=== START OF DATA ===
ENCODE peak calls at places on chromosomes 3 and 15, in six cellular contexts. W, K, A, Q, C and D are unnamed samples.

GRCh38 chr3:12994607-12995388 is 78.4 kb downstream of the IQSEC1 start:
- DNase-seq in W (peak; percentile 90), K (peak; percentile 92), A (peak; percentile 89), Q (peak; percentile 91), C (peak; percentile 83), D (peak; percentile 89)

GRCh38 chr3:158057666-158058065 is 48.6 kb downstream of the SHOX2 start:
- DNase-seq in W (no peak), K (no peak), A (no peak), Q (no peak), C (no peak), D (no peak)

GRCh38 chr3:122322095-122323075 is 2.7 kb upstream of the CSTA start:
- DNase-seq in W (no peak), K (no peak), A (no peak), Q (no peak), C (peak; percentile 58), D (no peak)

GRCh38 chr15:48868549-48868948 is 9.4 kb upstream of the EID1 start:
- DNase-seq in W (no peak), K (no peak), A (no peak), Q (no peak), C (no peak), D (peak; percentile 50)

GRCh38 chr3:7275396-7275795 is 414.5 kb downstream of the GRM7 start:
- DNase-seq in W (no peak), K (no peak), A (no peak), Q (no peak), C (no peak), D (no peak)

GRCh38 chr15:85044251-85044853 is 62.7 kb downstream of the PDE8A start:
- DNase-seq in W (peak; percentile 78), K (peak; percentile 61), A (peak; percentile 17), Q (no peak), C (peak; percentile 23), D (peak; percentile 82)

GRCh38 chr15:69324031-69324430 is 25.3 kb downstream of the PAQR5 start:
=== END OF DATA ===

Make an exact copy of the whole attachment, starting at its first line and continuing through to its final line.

ENCODE peak calls at places on chromosomes 3 and 15, in six cellular contexts. W, K, A, Q, C and D are unnamed samples.

GRCh38 chr3:12994607-12995388 is 78.4 kb downstream of the IQSEC1 start:
- DNase-seq in W (peak; percentile 90), K (peak; percentile 92), A (peak; percentile 89), Q (peak; percentile 91), C (peak; percentile 83), D (peak; percentile 89)

GRCh38 chr3:158057666-158058065 is 48.6 kb downstream of the SHOX2 start:
- DNase-seq in W (no peak), K (no peak), A (no peak), Q (no peak), C (no peak), D (no peak)

GRCh38 chr3:122322095-122323075 is 2.7 kb upstream of the CSTA start:
- DNase-seq in W (no peak), K (no peak), A (no peak), Q (no peak), C (peak; percentile 58), D (no peak)

GRCh38 chr15:48868549-48868948 is 9.4 kb upstream of the EID1 start:
- DNase-seq in W (no peak), K (no peak), A (no peak), Q (no peak), C (no peak), D (peak; percentile 50)

GRCh38 chr3:7275396-7275795 is 414.5 kb downstream of the GRM7 start:
- DNase-seq in W (no peak), K (no peak), A (no peak), Q (no peak), C (no peak), D (no peak)

GRCh38 chr15:85044251-85044853 is 62.7 kb downstream of the PDE8A start:
- DNase-seq in W (peak; percentile 78), K (peak; percentile 61), A (peak; percentile 17), Q (no peak), C (peak; percentile 23), D (peak; percentile 82)

GRCh38 chr15:69324031-69324430 is 25.3 kb downstream of the PAQR5 start: